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Distinguished Guest Gives Disability Presentation

By Eddy Ball
February 2009

"When we look at disability, we look at the reality that it is simply a characteristic," Cantos contended, "one of thousands of characteristics that we each happen to possess." (Photo courtesy of Steve McCaw)

In his introduction, Hollander, center, shown with Bell-Nichols to his right, described Cantos as "an incredible and accomplished man" who "achieved an important milestone by becoming a presidential appointee at the age of 37." (Photo courtesy of Steve McCaw)

Several people in the audience were surprised by the quality of Cantos' penmanship, which was more legible than the writing of some sighted graduates of the world's leading medical schools. (Photo courtesy of Steve McCaw)

Wilson emphasized that "it's critically important that we have events like this to allow us to think about fresh approaches for tapping into the unique potential of every member of our [NIEHS] family." (Photo courtesy of Steve McCaw)

Moore, center, thanked Cantos for his visit to NIEHS and inspiring message. Foushee, background left, was ready to play the piano as the audience left the auditorium. (Photo courtesy of Steve McCaw)

On January 13, the NIEHS Diversity Council Disability Advocacy Committee (DAC) welcomed as its keynote speaker one of the highest ranking officials with a disability in the federal government today, Special Assistant to the Assistant Attorney General for Civil Rights in the Department of Justice (DOJ) Ollie Cantos, J.D. Cantos, who is blind because of medical complications at birth, addressed NIEHS employees with a presentation titled "Employment of People with Disabilities: A Practical Approach."

DAC members were joined at the event by NIEHS Associate Director for Management Marc Hollander, who introduced the speaker, and Acting Director Sam Wilson, M.D., who presented closing remarks. DAC Co-chair J. J. Bell-Nichols welcomed the audience, DAC member Jennie Foushee provided piano accompaniment, and DAC Chair Alicia Moore presented Cantos with tokens of appreciation following the talk.

Cantos, who would spend the final part of his talk discussing ways to build good will and networks, opened his engaging presentation by complimenting his audience on the "incredible work that NIEHS continues to do" - both in terms of its scientific excellence and its commendable track record in hiring and accommodating qualified workers who have disabilities.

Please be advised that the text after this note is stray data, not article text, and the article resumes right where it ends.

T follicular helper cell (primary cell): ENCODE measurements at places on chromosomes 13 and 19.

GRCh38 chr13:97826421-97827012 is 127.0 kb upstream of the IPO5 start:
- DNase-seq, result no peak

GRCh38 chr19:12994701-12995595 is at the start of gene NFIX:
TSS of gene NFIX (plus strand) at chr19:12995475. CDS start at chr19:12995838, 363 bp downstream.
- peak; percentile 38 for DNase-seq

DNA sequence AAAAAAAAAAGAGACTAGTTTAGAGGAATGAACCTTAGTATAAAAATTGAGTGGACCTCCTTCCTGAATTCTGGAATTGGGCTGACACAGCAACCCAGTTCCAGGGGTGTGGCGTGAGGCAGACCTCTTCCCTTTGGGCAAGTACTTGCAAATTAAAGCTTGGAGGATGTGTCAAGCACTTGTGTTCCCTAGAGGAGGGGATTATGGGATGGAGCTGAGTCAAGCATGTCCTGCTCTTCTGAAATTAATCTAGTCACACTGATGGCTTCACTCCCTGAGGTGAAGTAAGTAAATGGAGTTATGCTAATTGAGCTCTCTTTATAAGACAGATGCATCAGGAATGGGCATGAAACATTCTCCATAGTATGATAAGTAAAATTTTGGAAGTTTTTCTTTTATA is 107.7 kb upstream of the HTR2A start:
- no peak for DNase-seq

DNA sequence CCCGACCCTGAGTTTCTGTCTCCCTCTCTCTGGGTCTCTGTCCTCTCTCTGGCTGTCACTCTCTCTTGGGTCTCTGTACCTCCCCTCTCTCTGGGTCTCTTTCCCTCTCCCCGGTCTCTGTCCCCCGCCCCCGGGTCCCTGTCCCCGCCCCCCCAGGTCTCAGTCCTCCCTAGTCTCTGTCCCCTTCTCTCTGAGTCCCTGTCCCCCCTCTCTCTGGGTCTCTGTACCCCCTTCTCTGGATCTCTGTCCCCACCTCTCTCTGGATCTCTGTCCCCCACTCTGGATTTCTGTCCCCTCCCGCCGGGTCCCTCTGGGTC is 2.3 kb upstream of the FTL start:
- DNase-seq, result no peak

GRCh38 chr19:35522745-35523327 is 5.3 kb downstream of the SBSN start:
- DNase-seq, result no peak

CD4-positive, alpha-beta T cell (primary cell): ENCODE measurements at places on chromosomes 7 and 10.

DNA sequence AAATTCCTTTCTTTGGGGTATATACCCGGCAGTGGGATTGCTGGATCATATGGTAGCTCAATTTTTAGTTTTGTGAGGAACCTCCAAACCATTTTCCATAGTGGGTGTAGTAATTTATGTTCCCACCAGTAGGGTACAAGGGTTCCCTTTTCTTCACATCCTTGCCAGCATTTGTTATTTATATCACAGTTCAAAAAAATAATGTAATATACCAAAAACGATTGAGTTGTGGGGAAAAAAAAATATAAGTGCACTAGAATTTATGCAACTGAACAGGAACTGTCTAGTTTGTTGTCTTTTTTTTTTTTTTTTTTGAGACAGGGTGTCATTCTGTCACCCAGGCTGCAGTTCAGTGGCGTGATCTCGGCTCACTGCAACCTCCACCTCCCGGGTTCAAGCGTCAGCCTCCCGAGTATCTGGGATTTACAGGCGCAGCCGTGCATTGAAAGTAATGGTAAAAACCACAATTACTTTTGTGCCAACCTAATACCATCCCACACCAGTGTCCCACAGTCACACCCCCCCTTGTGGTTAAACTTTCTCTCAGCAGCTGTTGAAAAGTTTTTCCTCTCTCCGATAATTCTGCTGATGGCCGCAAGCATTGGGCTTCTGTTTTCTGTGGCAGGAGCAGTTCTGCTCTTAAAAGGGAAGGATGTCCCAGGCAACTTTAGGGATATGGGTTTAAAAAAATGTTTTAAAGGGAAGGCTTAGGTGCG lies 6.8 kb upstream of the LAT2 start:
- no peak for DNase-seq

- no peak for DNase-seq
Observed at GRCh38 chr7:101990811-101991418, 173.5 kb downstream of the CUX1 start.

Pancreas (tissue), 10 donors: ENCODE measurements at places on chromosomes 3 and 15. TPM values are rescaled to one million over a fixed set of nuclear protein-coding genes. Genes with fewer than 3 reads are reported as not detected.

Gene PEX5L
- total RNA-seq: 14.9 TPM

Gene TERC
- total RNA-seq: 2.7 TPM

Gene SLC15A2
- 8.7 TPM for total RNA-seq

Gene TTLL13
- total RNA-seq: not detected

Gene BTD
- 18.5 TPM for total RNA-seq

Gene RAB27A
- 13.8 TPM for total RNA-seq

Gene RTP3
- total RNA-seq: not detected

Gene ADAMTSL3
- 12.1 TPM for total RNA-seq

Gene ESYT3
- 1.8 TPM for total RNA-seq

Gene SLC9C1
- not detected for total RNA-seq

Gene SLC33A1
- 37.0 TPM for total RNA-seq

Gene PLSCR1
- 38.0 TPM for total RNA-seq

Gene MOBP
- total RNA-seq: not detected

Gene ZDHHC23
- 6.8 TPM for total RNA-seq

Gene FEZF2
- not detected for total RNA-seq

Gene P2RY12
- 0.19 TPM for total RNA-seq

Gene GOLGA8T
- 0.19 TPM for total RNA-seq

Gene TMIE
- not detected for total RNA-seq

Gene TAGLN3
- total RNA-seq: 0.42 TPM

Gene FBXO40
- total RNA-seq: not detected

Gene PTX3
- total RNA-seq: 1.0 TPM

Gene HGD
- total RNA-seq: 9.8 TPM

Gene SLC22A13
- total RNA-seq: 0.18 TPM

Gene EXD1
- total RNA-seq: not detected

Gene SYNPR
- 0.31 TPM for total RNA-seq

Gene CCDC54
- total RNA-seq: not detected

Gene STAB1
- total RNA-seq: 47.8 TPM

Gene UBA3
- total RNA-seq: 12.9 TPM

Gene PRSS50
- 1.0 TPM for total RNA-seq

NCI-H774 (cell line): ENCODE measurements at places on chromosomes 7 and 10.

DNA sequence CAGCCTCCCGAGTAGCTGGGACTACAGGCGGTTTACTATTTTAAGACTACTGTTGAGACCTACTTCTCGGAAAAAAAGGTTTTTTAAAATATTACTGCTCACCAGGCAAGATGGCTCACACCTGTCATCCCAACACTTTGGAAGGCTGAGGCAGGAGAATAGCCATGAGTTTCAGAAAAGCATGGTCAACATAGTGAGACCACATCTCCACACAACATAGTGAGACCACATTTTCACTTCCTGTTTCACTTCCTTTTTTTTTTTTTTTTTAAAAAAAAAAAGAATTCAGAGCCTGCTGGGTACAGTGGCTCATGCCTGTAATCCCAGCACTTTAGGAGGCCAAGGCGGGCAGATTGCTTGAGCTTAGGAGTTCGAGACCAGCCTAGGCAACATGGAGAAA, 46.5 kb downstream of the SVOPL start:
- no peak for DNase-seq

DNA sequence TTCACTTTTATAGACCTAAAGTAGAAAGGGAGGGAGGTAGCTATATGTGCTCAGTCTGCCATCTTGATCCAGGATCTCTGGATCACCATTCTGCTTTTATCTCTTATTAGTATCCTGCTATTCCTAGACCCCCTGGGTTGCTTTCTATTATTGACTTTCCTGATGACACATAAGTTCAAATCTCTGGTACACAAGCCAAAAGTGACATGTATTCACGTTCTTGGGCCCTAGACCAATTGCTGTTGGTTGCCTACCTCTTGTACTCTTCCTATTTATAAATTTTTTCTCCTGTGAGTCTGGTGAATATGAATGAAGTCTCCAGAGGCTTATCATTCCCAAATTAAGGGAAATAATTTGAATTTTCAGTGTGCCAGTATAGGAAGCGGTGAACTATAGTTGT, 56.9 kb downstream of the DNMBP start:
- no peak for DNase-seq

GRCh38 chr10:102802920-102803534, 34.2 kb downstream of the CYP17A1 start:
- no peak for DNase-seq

During his presentation, Cantos carefully built up support for his closing challenge to NIEHS to "become a beacon for other agencies" to follow as they reach out to the community of people with disabilities. He asked everyone in the audience to "think about how you can be an instrument of change for the better."

"Each of us," Cantos argued, "must look at the way people with disabilities can contribute meaningfully to the workplace just like anyone else." Dismissing the notion that people with disabilities are limited to performing what he called "disability work," Cantos asserted, "People with disabilities can do everything from cleaning the office to running it."

Integrating the talents of people with disabilities into NIEHS and other agencies, he said, makes "good business sense" and can help impact the alarming 38 percent unemployment rate of people with disabilities. Cantos was prepared with the web addresses of a number of organizations capable of helping employers learn how to recruit, employ and accommodate individuals with disabilities.

Cantos made a point of addressing issues related to "those with disabilities that are not readily apparent." Some of these disabilities, such as autism, he said, can actually help a worker perform critical, detail-oriented tasks much more accurately. Cantos also dismissed concerns about the potential of violent behavior by workers with psychiatric disabilities, observing that "99.99 percent" of persons with psychiatric disabilities are not a danger to others in the workplace.

Cantos' theme throughout his talk centered on "the things we have in common with one another, regardless of whether we have a disability - namely [that] there are challenges in our lives, we work on conquering those challenges accordingly, [and] then we learn from past mistakes and tackle new challenges." People with disabilities often face an added challenge, however, because of the "myths that surround" various disabilities.

Several in the audience soon discovered firsthand how baseless some of the myths that Cantos described can be as he turned confidently with marker in hand to a flip chart beside him. During the rest of his talk, Cantos underscored his message with words and diagrams that he entered almost flawlessly on a surface he could not even see.

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